WinXP now hangs during login, wlnotify.dll

Hi folks,

I am trying to configure a triple-boot configuration with Windows 7, Windows XP and Mac OS X. WinXP was installed first followed by Win7. Dual-booting between those was originally working fine, but of course I wanted to bring back my OS X partition. I installed EasyBCD, configured the boot menu and I was able to successfully launch both Win7 and WinXP. Mac OS X didn't work, so I tried hitting that little "Write MBR" button. Ever since then, when I boot WinXP, it seems to think the /WINDOWS folder is under the F: drive instead of C:. As such, upon login, WinXP is looking for /WINDOWS/System32/wlnotify.dll on the "F:" drive and cannot find it, so it just hangs there for a few minutes then kicks me back to the login prompt. The same happens when launching in Safe Mode.

I cannot for the life of me figure out why this is. I used the "Automatic" configuration when configuring the boot menu item and did not change the drive letters.

My bcd file is as follows:

Windows Boot Manager
identifier              {9dea862c-5cdd-4e70-acc1-f32b344d4795}
device                  partition=C:
path                    \bootmgr
description             Windows Boot Manager
locale                  en-US
default                 {86deb094-a3f0-11e2-aea2-001fbc00b8c1}
displayorder            {86deb094-a3f0-11e2-aea2-001fbc00b8c1}
timeout                 30
displaybootmenu         Yes

Windows Boot Loader
identifier              {86deb094-a3f0-11e2-aea2-001fbc00b8c1}
device                  partition=C:
path                    \Windows\system32\winload.exe
description             Windows 7
locale                  en-US
recoverysequence        {26541003-a341-11e2-a505-aaad26ecf913}
recoveryenabled         Yes
osdevice                partition=C:
systemroot              \Windows
resumeobject            {ad57b771-a3f2-11e2-95f0-806e6f6e6963}

Real-mode Boot Sector
identifier              {2654100c-a341-11e2-a505-aaad26ecf913}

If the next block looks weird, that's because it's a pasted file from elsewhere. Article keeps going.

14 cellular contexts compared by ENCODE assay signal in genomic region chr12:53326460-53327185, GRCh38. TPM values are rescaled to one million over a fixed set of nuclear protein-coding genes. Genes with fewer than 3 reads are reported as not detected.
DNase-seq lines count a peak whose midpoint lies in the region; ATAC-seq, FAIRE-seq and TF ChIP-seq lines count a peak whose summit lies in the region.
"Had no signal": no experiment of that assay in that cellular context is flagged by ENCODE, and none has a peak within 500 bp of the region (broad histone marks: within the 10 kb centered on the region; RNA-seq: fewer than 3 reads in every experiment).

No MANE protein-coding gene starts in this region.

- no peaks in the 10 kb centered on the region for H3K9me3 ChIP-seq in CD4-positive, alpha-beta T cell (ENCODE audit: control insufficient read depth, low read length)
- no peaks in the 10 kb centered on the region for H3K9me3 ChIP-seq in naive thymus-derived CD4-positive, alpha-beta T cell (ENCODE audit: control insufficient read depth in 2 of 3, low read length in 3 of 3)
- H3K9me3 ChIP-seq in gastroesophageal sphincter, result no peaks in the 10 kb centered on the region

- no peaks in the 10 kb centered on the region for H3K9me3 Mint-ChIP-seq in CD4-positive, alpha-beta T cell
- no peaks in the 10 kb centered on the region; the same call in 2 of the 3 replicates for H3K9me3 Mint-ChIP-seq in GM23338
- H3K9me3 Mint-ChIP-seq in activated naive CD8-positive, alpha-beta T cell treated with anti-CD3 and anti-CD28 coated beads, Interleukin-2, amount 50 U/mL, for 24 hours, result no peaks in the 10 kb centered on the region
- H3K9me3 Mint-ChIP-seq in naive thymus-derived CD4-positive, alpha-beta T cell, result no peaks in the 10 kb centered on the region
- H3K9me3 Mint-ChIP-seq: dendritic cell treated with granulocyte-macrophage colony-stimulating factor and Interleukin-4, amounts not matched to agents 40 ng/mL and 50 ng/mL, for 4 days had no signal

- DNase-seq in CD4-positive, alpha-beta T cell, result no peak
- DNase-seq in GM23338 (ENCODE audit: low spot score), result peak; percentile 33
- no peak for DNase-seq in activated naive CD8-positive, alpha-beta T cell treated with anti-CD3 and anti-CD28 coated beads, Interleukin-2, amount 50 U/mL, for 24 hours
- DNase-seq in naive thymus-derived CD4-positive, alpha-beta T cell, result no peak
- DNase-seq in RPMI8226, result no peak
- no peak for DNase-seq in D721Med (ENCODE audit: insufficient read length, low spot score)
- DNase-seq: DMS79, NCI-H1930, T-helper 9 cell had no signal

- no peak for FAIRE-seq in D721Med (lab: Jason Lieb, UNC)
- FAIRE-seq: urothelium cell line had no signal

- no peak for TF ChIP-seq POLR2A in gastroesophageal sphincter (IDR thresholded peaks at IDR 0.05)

device                  partition=C:
path                    \NST\AutoNeoGrub0.mbr
description             MacOSX86

Real-mode Boot Sector
identifier              {86deb095-a3f0-11e2-aea2-001fbc00b8c1}
device                  partition=C:
path                    \NST\ntldr
description             WinXP
As can be seen here, nowhere is there an F: drive mentioned in the config. In Win7, F: actually maps to my optical drive. I have no idea why EasyBCD would re-write the WinXP partition's MBR to point to F:.

My boot.ini on the Win7 partition is:

[boot loader]
[operating systems]
multi(0)disk(0)rdisk(0)partition(1)\WINDOWS="Windows XP on D:\" /fastdetect
My WinXP partition comes up as drive D: in Win7 but the disk and partition paths here are correct. On my HDD, first is my WinXP partition, followed by Win7, then Mac OS X.

I've found one other user on this forum who encountered the same problem and he ultimately ended up re-installing WinXP from scratch. In my mind, that is not really a feasible solution to the problem. I'd like to better understand what EasyBCD does when it writes to the MBR to try to fix it. Other searches online, not tied to dual-booting, also suggest re-installing or running XP's fixmbr.

If this can't be resolved within the EasyBCD configuration, I've also thought about zeroing the MBR completely and rebuilding it with MBRWork, although needless to say I am hesitant to do that.

I'm really stuck on this one. Any ideas are greatly appreciated!


Knows where his towel is.
Staff member
Why did you use the advanced options ?